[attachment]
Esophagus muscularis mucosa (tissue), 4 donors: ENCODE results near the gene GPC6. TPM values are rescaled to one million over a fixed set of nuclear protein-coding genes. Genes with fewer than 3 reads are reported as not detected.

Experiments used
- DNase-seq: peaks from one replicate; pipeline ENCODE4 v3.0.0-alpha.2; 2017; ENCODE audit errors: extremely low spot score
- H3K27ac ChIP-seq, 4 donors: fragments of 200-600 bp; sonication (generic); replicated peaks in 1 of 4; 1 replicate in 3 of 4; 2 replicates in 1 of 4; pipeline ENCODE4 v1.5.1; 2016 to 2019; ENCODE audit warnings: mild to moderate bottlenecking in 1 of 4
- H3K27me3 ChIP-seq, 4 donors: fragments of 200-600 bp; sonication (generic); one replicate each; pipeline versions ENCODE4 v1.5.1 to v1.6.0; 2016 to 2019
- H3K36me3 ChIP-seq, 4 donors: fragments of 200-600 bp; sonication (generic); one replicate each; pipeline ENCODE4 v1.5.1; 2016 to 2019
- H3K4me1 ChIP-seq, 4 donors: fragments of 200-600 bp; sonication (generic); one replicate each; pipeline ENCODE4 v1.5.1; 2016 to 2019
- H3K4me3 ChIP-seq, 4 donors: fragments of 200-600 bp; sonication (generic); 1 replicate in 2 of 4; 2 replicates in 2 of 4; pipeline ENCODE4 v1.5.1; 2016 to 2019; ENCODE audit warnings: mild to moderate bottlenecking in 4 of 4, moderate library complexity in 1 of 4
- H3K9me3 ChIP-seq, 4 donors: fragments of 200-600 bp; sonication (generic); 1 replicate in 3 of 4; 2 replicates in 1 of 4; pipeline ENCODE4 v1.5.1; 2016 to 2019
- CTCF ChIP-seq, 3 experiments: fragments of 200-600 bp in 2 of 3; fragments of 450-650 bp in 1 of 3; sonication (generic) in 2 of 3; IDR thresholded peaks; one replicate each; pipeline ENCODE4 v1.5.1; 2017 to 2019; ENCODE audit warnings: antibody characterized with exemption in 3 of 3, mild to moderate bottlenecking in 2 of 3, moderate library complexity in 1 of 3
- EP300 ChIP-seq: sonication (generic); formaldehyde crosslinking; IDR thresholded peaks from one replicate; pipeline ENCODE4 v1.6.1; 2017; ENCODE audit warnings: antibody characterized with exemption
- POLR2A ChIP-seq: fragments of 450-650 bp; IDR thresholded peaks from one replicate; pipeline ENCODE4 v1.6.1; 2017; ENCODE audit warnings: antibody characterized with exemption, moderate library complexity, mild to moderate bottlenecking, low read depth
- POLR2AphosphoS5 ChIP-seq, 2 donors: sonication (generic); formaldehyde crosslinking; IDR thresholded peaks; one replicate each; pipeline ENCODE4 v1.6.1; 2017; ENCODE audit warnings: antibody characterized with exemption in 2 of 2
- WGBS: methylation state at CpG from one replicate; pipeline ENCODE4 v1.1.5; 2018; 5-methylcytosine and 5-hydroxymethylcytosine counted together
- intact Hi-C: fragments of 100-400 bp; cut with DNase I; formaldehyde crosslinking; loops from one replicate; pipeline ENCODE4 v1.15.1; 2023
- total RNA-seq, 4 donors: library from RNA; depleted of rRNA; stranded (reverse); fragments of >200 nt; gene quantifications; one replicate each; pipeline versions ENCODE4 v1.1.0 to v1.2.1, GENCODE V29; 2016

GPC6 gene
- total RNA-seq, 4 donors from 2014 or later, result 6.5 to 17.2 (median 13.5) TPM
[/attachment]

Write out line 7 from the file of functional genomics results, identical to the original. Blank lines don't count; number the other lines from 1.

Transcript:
- H3K4me1 ChIP-seq, 4 donors: fragments of 200-600 bp; sonication (generic); one replicate each; pipeline ENCODE4 v1.5.1; 2016 to 2019